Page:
As we get settled into the reality of social distancing amidst the COVID-19 outbreak, doing real estate work from home has gone from a luxury to a necessity. Here are some things you should know if you’re considering working from home.

“Coronavirus Forces Culture Change in Real Estate,” blasts a recent headline in Realtor magazine. Sadly, the pandemic is causing a culture change in many industries.

One of these changes is the mandate to socially isolate. While many real estate agents would go out of business if they did a 100 percent social isolation, removing yourself from your broker’s office is a wise move.

We understand that there are many different scenarios that are taking place right now when it comes to working from home. In some areas, kids are out of school (presenting a huge challenge to the work-at-home agent), neighbors are home too, which in many cases turns a once-quiet neighborhood into a busy, noisy mess.

Barring the unique challenges, there are ways to get the start doing real estate work from home. It all starts with setting up your workspace.

Location, location, location

The location of your office within the home is critical, especially if the kids are out of school. Even when kids aren’t home, distractions abound when you’re trying to do your real estate work from home.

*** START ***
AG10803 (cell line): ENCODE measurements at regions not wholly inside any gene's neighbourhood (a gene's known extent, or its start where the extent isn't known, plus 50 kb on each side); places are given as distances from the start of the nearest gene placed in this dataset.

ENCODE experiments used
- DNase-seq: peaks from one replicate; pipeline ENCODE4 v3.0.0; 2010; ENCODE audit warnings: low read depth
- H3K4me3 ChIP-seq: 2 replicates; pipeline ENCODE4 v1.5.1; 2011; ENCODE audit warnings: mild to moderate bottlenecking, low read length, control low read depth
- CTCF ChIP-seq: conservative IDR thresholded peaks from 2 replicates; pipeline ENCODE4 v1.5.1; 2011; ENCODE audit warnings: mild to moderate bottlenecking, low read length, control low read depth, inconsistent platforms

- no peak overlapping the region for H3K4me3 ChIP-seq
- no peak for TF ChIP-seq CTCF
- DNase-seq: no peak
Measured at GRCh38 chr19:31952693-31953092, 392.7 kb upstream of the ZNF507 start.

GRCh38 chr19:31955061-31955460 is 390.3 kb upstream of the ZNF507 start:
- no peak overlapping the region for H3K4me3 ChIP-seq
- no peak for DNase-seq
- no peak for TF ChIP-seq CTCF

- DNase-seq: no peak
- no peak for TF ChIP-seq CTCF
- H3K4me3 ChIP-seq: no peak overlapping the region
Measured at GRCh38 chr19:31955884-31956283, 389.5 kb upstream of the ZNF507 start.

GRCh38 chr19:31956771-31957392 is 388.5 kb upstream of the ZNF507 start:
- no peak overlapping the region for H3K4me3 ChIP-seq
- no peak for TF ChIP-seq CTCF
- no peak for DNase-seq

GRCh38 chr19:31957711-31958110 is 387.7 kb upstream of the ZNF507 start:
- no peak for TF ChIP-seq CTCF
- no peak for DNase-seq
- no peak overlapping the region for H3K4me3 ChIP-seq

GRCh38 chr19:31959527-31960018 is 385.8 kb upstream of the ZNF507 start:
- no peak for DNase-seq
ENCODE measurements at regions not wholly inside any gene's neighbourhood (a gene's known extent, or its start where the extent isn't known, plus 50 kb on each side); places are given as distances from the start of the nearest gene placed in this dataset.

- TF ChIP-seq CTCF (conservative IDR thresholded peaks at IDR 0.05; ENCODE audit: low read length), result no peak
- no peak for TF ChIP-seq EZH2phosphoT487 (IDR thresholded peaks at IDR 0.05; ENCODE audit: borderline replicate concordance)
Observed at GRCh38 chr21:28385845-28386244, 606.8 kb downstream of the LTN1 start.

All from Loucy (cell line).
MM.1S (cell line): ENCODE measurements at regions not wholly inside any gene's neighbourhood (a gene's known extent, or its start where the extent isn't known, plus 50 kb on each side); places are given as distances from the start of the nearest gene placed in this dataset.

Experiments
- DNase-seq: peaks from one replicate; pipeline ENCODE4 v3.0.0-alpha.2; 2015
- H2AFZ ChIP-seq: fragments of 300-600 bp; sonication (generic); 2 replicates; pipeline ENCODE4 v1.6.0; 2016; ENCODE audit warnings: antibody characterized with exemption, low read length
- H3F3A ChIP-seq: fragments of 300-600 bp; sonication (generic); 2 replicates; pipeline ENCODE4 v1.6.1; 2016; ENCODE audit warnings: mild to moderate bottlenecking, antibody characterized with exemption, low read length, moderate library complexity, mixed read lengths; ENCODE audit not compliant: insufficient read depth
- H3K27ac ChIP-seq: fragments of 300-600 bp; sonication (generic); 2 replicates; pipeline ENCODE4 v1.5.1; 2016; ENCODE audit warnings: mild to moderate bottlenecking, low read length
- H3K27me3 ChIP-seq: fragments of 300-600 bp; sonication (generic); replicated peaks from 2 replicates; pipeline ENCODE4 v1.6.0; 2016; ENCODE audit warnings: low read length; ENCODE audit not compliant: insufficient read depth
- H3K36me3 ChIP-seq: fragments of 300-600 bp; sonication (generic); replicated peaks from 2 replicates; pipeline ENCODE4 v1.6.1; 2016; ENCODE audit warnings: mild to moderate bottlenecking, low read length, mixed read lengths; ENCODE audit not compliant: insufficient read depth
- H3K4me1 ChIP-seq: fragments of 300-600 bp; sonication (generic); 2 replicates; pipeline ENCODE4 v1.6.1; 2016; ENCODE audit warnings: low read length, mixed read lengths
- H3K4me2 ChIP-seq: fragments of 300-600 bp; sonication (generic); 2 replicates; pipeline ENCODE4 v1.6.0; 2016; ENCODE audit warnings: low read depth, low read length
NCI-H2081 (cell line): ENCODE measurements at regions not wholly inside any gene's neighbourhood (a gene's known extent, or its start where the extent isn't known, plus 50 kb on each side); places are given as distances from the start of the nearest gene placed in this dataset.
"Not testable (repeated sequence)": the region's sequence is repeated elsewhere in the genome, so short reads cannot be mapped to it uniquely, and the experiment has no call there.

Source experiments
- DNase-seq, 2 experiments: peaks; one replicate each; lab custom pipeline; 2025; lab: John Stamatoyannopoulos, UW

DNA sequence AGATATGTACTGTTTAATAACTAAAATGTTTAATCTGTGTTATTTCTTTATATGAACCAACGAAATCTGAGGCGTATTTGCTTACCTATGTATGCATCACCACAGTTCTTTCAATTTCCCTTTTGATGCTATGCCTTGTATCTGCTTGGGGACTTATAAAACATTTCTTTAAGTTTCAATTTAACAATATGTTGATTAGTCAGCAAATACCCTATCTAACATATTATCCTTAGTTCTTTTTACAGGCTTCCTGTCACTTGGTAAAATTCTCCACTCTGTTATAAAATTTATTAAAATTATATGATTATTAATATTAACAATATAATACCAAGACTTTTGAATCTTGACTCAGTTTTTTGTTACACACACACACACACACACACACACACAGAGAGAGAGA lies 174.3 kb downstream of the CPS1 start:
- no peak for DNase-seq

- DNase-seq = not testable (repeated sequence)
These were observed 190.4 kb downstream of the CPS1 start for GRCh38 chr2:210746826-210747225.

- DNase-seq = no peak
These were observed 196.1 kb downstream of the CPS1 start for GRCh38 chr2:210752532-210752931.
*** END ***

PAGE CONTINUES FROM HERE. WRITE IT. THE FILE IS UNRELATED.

Site the office in the quietest area of the home, well-removed from the main traffic areas and most popular family-gathering spots.

Consider the neighbors as well. If Joe next door is using his time off to relive his teenage years by blasting music, ensure your office is on the other side of the home.

When you’re doing real estate work from home, pretend like you’re at the office

It’s tempting to go from your bed to your office and work the day away in your jammies.

“Take a shower and get dressed. Treat it like a real job,” suggests Barbara Larson, a professor of management at Northeastern University to Brian Lufkin at

It’s important that the rest of the family, friends and neighbors treat your real estate work from home like a “real job” as well. Set boundaries from the get-go. Here are some tactics other agents have suggested:

  • “If the door is closed, I’m working.”
  • “If I have my headphones on, please do not disturb me”
  • “Just say ‘no.’ No I can’t pick up your child from school. No, I can’t wash your soccer jersey until I’m off work.”

The beauty of the typical real estate transaction is that from shopping for a home to closing can be performed electronically. It may take some time for certain clients to get the hang of it, but remind them that you’re doing your part to “flatten the curve,” and to get life back to normal as soon as possible.

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